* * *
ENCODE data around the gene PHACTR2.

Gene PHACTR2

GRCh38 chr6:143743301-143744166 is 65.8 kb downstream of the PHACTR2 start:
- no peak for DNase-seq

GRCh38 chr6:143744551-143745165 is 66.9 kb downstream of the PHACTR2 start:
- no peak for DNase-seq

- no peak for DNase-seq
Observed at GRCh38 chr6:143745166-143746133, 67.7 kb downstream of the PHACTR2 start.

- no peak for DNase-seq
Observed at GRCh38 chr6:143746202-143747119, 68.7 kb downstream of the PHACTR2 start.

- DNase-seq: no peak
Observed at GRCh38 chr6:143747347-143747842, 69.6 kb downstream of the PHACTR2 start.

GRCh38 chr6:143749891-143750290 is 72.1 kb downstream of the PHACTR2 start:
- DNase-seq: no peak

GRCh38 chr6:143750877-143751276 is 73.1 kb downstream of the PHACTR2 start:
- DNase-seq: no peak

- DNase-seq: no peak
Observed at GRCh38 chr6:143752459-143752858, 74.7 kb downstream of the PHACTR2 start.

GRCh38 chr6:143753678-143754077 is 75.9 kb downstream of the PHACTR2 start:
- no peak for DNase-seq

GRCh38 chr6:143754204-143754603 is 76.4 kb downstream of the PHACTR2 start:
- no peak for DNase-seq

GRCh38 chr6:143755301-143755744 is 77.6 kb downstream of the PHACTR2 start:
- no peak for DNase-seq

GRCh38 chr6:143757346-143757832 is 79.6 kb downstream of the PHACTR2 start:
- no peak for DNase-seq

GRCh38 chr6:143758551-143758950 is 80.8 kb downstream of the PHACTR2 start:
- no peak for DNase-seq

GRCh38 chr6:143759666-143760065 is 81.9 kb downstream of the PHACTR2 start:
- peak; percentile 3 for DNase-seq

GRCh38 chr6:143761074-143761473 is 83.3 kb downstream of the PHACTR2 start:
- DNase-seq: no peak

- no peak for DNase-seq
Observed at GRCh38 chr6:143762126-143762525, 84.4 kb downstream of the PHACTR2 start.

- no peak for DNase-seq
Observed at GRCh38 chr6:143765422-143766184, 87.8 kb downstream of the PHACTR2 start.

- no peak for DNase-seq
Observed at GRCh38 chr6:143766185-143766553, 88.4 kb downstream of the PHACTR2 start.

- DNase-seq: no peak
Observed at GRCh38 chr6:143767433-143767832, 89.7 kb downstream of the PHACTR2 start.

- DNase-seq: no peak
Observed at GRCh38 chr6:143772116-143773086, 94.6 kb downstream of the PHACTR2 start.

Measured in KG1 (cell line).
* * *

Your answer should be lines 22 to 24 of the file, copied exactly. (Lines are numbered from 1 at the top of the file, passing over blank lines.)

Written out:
- no peak for DNase-seq

GRCh38 chr6:143755301-143755744 is 77.6 kb downstream of the PHACTR2 start:
- no peak for DNase-seq